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ARS Home » Southeast Area » Fort Pierce, Florida » U.S. Horticultural Research Laboratory » Subtropical Insects and Horticulture Research » Research » Publications at this Location » Publication #330454

Research Project: Genetic Improvement of Citrus for Enhanced Resistance to Biotic and Abiotic Stresses

Location: Subtropical Insects and Horticulture Research

Title: Overexpression of a modified plant thionin enhances disease resistance to citrus canker and huanglongbing (HLB, citrus greening)

Author
item Hao, Guixia
item Stover, Ed
item Gupta, Goutam - Los Alamos National Research Laboratory

Submitted to: APS Annual Meeting
Publication Type: Abstract Only
Publication Acceptance Date: 7/15/2016
Publication Date: 8/3/2016
Citation: Hao, G., Stover, E.W., Gupta, G.X. 2016. Overexpression of a modified plant thionin enhances disease resistance to citrus canker and huanglongbing (HLB, citrus greening)[abstract]. American Phytopathologcal Annual Meeting, July 30- August 3, 2016, Tampa, Florida.

Interpretive Summary:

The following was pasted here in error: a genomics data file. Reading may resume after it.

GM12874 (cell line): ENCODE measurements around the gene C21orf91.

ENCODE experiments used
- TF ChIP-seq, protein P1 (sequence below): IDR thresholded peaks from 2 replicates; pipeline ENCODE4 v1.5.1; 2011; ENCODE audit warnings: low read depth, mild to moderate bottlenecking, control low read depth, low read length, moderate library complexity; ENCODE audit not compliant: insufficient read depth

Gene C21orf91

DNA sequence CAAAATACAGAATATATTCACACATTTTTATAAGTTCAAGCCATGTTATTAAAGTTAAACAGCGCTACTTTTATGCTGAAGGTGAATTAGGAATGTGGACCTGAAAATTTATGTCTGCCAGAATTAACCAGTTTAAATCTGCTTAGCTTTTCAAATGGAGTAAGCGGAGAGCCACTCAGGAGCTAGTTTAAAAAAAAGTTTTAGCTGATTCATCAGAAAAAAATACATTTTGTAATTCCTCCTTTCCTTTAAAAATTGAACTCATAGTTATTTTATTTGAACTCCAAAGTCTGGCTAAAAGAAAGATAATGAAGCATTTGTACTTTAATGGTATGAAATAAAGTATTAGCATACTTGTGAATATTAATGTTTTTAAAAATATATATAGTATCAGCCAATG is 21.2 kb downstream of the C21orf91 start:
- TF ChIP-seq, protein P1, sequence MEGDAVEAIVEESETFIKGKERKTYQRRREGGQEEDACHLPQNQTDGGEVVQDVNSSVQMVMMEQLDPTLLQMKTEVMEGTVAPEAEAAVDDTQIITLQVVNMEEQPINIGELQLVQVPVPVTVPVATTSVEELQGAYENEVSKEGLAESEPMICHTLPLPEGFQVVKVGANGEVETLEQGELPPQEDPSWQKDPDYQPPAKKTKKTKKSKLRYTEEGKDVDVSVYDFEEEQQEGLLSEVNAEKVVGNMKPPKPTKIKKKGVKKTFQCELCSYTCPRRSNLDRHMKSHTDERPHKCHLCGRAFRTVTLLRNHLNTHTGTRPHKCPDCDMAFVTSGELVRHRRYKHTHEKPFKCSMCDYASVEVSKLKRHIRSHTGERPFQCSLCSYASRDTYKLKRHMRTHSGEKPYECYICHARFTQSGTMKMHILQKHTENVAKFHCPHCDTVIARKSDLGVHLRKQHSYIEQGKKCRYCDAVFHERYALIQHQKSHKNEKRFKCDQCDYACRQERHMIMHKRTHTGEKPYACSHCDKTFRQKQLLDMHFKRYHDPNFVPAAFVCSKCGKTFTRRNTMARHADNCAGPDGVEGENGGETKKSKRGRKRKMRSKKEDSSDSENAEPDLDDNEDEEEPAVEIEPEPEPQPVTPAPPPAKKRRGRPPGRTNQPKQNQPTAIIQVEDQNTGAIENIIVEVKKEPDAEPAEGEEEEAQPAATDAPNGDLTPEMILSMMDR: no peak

Technical Abstract: Huanglongbing (HLB or citrus greening disease) caused by Candidatus Liberibacter asiaticus (Las) is a great threat to the United States citrus industry. Citrus canker is also an economically important disease associated with a bacterial pathogen (Xanthomonas citri). In this study, we characterized endogenous citrus thionins and investigated their expression in different citrus tissues. We aim to develop citrus resistant to both HLB and citrus canker through expression of modified plant thionin. In order to improve effective for disease resistance, we modified and synthesized the sequence encoding plant thionin and cloned into binary vector pBinPlus/ARS. The construct was introduced into Agrobacterium strain EHA105 and used for citrus transformation. Transgenic Carrizo plants expressing the modified plant thionin were successfully generated through Agrobacterium-mediated transformation. Transgenic Carrizo plants expressing the modified thionin gene were challenged with Xanthomonas citri 3213 at various concentrations, and showed a significant reduction in canker symptoms and a decrease in bacterial growth compared to nontransgenic plants. Furthermore the transgenic citrus plants were challenged with HLB via graft inoculation. The results showed significant decrease in the Las titer in transgenic Carrizo compared with nontransgenic plants. These data, thus, provide a promising approach to engineering citrus disease resistance against HLB and canker.